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The Ultimate Guide to

Choosing a Broker
For Variable Spreads

Not sure which broker is right for you?

Don’t worry - we’ve got you covered. In this guide, you’ll learn:


Part 1

Why Choose
For Variable Spreads?

scored best in our review of the top brokers for variable spreads, which takes into account 120+ factors across eight categories. Here are some areas where scored highly in:

  • + years in business
  • Offers + instruments
  • A range of platform inc.
  • 24/7 customer service
  • Tight spreads from pips
  • Used by 0+ traders
  • Offers demo account
  • 0 languages
  • Leverage up to

offers one way to trade: . If you wanted to trade EURUSD through copy trading or other means, skip to part two.

The two most important categories in our rating system are the cost of trading and the broker’s trust score. To calculate a broker’s trust score, we take into account a range of factors, including their regulation history, years in business, liquidity provider etc.

have a trust score, which is . This is largely down to them being regulated by , segregating client funds, being established for over years, and much more. For comparison:

Trust Score comparsion

Trust Score
Year Established
Regulated by
Uses tier 1 banks
Company Type Private Private Private
Segregates client funds

The second thing we look for is the competitiveness of the spreads, and what fees they charge. We've compared these in detail in part three of this guide.

Part 2

Who is (& Isn’t)
Suitable For

As mentioned, allows you to trade in one way: .

Suitable for:

  • Spread Betting
  • CFD Trading
  • Forex Trading
  • Social Trading

Not Suitable for:

To trade with , you'll need a minimum deposit of $. offers a range of different account types for different traders including a , .

Finally, isn't available in the following countries: . They do not offer islamic accounts either.

Part 3

A Comparison of vs. vs.

Want to see how stacks up against and ? We've compared their spreads, features, and key information below.

Spread & fee comparsion

The spreads below are illustrative. For more accurate pricing information, click on the names of the brokers at the top of the table to open their websites in a new tab.
Fixed Spreads
Variable Spreads
EUR/USD Spread
GBP/USD Spread
USD/CAD Spread
USD/JPY Spread
DAX Spread
FTSE 100 Spread
S&P500 Spread

Comparison of account & trading features

Spread type Fixed
EUR/USD Spread
EUR/GBP Spread
Crude Oil Spread
Gold Spread Private Private Private
DAX Spread

Part 4

Variable spreads

Variable spreads are also known as floating or dynamic spreads. As the name suggests, variable spreads are always changing. With Variable spreads, there is a continuous change in the difference between the bid and ask prices of an asset. Variable spreads are offered by non-dealing desk/direct market access brokers who typically run their business over Electronic Communication Networks (ECN).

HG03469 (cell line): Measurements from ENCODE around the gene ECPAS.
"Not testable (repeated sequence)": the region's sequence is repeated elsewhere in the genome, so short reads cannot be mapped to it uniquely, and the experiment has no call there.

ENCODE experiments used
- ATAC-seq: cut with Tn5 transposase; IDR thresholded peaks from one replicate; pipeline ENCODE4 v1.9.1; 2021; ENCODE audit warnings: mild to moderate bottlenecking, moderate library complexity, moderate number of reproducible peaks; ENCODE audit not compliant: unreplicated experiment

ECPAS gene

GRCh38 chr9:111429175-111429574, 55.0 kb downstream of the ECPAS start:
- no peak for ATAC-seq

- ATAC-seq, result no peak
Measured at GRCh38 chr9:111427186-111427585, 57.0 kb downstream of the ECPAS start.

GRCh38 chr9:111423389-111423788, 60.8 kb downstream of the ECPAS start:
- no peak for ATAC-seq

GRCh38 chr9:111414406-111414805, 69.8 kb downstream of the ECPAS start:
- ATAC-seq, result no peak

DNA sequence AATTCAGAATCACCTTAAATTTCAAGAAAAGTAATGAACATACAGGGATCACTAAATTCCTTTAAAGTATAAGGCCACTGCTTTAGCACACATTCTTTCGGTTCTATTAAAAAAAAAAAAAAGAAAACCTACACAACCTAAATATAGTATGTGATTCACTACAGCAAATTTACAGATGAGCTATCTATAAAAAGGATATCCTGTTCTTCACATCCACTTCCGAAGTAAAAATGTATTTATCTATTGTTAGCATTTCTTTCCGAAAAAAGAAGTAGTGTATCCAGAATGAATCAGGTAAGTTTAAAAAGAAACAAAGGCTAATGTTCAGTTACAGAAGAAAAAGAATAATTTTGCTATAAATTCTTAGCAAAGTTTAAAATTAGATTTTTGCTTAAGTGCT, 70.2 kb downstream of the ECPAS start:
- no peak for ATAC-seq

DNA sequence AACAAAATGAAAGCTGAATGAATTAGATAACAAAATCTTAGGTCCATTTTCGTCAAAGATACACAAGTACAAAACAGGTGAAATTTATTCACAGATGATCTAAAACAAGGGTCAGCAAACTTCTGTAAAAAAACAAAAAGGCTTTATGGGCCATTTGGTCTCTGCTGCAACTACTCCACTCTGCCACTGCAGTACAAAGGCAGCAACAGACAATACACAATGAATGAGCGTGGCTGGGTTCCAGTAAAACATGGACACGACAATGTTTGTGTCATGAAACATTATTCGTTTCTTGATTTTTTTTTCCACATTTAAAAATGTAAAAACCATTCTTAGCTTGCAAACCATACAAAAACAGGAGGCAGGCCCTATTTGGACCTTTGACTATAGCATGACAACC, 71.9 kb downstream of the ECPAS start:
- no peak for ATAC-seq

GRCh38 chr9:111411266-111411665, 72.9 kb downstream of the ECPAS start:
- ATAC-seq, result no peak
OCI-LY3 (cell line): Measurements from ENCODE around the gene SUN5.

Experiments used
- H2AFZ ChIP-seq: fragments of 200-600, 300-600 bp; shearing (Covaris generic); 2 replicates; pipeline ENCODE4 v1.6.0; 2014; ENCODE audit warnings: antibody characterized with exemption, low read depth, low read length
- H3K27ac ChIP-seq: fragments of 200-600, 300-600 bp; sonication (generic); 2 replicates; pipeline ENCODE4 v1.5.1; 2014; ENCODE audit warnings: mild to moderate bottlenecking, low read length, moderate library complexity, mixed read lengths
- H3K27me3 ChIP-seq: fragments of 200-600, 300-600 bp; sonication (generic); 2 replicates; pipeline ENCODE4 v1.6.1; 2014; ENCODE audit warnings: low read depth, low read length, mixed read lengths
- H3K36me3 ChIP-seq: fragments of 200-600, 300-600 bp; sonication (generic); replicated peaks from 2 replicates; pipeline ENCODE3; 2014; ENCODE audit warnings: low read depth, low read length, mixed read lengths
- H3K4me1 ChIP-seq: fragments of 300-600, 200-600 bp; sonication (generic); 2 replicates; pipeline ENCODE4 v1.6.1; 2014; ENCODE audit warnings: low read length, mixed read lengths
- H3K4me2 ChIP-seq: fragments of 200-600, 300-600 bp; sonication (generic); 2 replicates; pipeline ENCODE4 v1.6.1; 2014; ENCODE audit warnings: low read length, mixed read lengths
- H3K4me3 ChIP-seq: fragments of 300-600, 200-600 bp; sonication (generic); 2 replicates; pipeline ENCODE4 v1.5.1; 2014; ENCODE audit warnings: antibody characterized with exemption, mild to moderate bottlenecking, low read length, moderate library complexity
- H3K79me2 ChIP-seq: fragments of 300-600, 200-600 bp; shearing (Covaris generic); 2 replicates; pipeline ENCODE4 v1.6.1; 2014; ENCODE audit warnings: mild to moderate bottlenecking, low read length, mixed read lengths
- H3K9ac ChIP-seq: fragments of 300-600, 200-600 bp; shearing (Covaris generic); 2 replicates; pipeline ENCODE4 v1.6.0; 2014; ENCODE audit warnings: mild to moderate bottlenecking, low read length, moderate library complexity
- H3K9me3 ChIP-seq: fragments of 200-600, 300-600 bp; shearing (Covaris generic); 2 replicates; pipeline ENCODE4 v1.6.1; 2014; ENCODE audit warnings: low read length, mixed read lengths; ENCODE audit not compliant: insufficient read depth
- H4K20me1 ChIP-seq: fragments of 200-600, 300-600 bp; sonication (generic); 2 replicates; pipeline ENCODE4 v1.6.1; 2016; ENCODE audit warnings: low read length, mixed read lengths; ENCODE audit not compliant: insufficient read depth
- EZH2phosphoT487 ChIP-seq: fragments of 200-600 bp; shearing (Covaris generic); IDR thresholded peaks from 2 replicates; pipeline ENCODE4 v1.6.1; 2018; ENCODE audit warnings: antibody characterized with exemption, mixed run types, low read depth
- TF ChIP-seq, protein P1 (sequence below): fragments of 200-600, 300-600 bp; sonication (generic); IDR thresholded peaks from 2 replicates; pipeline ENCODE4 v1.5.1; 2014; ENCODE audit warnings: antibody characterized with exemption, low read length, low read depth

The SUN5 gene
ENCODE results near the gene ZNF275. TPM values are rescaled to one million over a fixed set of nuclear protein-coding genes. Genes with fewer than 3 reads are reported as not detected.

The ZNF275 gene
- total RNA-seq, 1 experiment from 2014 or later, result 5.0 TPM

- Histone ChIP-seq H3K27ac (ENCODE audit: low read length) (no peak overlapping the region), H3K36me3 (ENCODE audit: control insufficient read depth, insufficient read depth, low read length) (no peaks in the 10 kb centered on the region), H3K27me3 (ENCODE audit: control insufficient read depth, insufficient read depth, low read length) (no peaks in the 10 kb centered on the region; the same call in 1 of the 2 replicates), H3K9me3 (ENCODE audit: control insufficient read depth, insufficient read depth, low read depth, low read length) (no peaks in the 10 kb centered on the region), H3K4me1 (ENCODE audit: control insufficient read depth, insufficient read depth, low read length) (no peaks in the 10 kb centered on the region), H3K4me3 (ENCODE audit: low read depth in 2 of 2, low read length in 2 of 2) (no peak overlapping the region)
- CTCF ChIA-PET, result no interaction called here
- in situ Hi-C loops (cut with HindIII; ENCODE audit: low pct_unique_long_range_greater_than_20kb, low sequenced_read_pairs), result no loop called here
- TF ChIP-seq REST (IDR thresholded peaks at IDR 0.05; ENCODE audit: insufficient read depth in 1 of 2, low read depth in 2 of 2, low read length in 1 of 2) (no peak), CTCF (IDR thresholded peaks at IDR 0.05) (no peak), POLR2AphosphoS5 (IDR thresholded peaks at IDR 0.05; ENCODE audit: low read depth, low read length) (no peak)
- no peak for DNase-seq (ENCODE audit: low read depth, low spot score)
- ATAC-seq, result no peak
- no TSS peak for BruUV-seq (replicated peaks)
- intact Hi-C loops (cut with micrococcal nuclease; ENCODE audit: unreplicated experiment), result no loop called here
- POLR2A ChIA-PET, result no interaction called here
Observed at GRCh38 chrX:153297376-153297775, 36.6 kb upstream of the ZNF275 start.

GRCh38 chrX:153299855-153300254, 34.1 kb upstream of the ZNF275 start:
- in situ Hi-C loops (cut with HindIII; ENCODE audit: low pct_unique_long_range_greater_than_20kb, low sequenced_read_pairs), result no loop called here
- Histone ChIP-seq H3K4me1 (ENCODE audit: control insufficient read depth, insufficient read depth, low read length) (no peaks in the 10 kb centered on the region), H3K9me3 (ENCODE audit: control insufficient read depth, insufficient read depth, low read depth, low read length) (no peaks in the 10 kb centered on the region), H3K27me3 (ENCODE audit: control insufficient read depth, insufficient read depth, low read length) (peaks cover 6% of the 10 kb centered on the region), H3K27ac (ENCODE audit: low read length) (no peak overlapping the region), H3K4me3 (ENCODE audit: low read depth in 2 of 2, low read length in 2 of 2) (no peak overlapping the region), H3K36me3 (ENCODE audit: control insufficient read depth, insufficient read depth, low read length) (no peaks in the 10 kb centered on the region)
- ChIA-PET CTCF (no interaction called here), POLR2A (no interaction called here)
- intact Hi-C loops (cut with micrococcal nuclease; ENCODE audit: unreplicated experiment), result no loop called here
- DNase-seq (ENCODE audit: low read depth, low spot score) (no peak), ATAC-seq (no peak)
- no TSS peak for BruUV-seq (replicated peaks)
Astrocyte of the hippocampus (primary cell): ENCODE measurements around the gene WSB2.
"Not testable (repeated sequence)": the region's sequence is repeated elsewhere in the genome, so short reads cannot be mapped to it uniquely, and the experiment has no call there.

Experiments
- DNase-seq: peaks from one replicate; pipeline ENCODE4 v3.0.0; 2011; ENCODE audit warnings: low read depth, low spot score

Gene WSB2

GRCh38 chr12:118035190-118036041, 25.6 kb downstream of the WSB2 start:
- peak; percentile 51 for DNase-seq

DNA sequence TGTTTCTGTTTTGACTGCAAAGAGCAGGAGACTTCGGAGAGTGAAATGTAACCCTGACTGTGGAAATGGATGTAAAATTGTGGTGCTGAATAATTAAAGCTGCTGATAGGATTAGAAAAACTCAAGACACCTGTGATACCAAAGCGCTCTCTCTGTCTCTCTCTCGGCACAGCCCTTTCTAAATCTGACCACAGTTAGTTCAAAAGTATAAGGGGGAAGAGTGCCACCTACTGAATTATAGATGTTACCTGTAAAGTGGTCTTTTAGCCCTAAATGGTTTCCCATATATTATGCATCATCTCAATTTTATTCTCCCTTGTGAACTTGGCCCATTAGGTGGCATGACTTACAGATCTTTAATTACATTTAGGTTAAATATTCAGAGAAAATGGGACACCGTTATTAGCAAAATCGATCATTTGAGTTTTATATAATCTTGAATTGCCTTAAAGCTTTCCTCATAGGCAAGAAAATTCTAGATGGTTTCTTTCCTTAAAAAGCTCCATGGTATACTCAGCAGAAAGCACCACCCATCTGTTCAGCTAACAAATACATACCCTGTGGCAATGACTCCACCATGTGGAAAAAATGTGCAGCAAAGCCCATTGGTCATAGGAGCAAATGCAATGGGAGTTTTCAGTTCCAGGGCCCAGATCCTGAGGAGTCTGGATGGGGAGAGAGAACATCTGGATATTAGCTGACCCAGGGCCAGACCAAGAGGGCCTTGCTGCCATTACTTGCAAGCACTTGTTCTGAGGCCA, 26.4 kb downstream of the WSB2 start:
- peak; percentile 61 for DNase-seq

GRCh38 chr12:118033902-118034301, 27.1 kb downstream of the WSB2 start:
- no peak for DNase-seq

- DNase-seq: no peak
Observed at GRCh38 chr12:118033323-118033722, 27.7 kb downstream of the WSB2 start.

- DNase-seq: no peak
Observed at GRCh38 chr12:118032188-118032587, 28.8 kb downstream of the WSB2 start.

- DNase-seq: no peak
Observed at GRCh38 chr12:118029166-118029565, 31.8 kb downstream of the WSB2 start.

The hallmark of brokers offering this model is that they get the pricing of assets from several liquidity providers and pass on same to the trader without the intervention of a dealing desk. Spreads will therefore widen or narrow based on the demand for the asset and the market volatility.

Typically, spreads widen during news releases as well as other periods when the liquidity in the market drops. For example, a trader may open the GBPUSD currency pair with 2 pips in spread, but just as the execution is about to be made, a press release affecting the currencies like Brexit may cause the spread to widen to 10 pips.

If you unsure as to what a spread and pip is or want to know more about fixed spreads, take a look at our What is a spread article.

Pros and cons of variable spreads

Benefits of a variable spread broker

  • Floating spreads take away the problem of requotes. This is because the variation that occurs in a floating spread factors in changes of price with respect to demand-supply dynamics. In other words, what you want is really what you get.
  • Trading with floating spreads provides more transparent pricing, especially when you consider that pricing from several liquidity providers is made available for greater flexibility.
  • Swing and position traders will not be affected by floating spreads.

Disadvantages of a variable spread broker

  • Variable spreads are a no-go area for scalpers, as the widened spreads that could occur will eat into any profits that the scalper is targeting.
  • Floating spreads are a news trader’s nightmare. This is because the variation in the actual number from the consensus figure will produce wider spreads which increase the unpredictability of the trade outcome.

Fixed vs Variable Spreads: Which is Better?

Generally speaking, frequent traders and those with larger accounts will benefit from floating spread pricing.

Variable spread traders

Swing or position traders: Traders who make hundreds of pips per trade in very few trades that are kept open for days or weeks, benefit from floating spreads.
Large accounts: Traders with larger accounts who prefer having a selection of pricing from different liquidity providers, generally choose floating spread brokers.
Fast Execution: Traders who need faster executions without requotes, often trade with a floating spread broker.

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